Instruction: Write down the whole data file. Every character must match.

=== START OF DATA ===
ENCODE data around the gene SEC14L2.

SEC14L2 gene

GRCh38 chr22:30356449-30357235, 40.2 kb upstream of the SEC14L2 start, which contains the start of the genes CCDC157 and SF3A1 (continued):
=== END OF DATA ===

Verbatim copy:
ENCODE data around the gene SEC14L2.

SEC14L2 gene

GRCh38 chr22:30356449-30357235, 40.2 kb upstream of the SEC14L2 start, which contains the start of the genes CCDC157 and SF3A1 (continued):